For many years, the wonderful organization known as We Care Arts has proven that the healing power of creating and producing art can transform those with physical, emotional, intellectual and neurological challenges, making their lives rich with possibilities.
“We teach art classes that accommodate the needs of individuals working through mental health diagnosis, or physical and/or developmental disabilities, and those recovering from traumatic brain injury or dementia,” explains executive director Darlene Langhout. “Our classes give participants a creative experience that enhances both their artistic and social skills. Individuals learn how to express their feelings and experiences through art, and as a result, realize their own strength, courage, and capabilities.”
In 2020, the nonprofit group served 954 people, including 130 high school students and 493 in outreach programs at assisted living facilities and cancer treatment units.
Faced with the pandemic, We Care Arts quickly developed a new hybrid model that includes virtual programming and in-person classes with smaller numbers in studios.
“We’ve created a renewed studio space allowing for artists to maintain a safe social distance and increased our materials and supplies with sanitation throughout studio sessions,” explains Langhout. “In many ways, We Care Arts has been reinvented by our new adaptations. Our mission is the same and the artists in our studios remind us daily how art inspires and heals through both happy and challenging times in our lives.”
Langhout says We Care Arts programs stand in bright contrast to the traditional workshops many people with disabilities attend each day. “Our studios are full of color and laughter while our artists visit with each other, excited about their day. Participants learn not only valuable job and life skills, but get to stretch their minds in ways traditional programming does not provide. Participating in our art classes provides artists an opportunity to interact with a variety of people, reinforces effective communication skills, and helps them to achieve a level of personal independence.”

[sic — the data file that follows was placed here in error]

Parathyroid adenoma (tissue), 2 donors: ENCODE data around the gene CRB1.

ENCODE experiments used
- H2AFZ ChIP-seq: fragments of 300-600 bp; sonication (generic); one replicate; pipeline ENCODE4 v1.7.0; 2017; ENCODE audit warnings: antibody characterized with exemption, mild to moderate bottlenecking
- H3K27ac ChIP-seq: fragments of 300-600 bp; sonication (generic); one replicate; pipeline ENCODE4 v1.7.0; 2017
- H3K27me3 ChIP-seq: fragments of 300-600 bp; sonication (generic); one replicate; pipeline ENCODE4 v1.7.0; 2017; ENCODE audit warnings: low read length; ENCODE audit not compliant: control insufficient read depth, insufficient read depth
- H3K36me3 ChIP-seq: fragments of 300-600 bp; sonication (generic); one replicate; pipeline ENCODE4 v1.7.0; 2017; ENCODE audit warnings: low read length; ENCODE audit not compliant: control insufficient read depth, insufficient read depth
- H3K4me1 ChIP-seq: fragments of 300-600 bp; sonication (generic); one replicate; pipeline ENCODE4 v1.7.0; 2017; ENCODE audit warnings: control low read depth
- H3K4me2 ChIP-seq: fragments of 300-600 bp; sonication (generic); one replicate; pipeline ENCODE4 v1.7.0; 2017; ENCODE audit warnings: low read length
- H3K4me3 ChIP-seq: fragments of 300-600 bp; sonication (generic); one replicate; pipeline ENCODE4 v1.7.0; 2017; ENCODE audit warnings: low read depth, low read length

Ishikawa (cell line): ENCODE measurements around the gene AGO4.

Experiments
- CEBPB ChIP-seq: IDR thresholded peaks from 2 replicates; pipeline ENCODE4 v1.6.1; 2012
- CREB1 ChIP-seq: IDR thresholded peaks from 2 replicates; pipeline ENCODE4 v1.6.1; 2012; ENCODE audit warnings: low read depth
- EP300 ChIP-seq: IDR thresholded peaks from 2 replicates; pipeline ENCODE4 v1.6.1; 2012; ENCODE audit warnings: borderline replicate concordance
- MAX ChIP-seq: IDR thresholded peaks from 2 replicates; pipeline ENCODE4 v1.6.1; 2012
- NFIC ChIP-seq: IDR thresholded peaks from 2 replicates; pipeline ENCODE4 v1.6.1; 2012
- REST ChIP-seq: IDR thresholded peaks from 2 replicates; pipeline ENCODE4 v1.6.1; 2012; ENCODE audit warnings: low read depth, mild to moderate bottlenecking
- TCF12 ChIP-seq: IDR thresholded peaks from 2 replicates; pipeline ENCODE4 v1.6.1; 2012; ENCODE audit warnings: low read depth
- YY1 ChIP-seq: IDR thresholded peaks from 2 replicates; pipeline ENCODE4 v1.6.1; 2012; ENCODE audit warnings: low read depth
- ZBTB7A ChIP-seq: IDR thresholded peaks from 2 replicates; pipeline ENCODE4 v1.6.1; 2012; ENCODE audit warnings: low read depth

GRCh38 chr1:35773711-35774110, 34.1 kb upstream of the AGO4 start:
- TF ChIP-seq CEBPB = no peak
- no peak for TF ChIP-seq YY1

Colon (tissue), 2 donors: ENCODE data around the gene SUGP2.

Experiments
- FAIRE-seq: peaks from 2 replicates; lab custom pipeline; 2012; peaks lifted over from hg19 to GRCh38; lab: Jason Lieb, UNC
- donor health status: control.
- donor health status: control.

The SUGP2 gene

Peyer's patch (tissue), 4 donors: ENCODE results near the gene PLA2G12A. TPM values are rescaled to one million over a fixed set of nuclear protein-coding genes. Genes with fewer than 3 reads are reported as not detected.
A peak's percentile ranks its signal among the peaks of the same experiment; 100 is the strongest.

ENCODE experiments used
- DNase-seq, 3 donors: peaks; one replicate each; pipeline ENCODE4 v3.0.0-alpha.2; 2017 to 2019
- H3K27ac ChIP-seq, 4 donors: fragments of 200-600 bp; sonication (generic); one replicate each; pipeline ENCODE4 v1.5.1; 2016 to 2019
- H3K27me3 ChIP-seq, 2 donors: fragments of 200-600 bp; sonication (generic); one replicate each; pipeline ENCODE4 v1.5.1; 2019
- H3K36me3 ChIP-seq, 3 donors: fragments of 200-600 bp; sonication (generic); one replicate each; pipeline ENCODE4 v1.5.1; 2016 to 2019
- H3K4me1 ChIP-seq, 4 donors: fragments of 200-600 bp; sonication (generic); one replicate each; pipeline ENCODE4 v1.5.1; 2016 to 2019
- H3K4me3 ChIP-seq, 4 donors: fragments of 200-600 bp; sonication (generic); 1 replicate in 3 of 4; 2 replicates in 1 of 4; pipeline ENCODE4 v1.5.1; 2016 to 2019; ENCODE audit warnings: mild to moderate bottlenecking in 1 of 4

What they need
- Acrylic paints
- Canvases or wooden boards of any size
- Large eyed sewing needles
- Scissors, kids and adult sizes
- Paper towels
- Toilet paper
Items can be dropped off from 9 a.m. to 4 p.m. Monday through Thursday at We Care Arts, 3035 Wilmington Pike in Kettering. The phone number is (937) 252-3937.
Other ways to help
- Upcoming events include a Virtual Auction on Feb. 22-26 and a Wine & Design Virtual Painting & Wine Tasting Class on Thursday, March 11.
- The artists at We Care Arts sell a wide variety of lovely gift items, both online and at gift shops located in the Berkeley Center studios on Wilmington Pike and in the Town and Country Shopping Center.
- There are also opportunities to sponsor an artist with the Creative Edge Sponsorship program. Visit wecareart.org for more information.
Our “Make a Difference” readers continue to be wonderfully generous.
We just got some nice feedback from Chad Livins, philanthropy officer for Big Brothers Big Sisters.
“The response (to the article) was overwhelming!” he says. “We now have enough personal care items for four months of deliveries to our families in need! We appreciate you!”
MAKE A DIFFERENCE
Meredith Moss writes about Dayton-area nonprofit organizations and their specific needs. If your group has a wish list it would like to share with our readers, contact Meredith: firstname.lastname@example.org.
Please include a daytime phone number and a photo that reflects your group’s mission.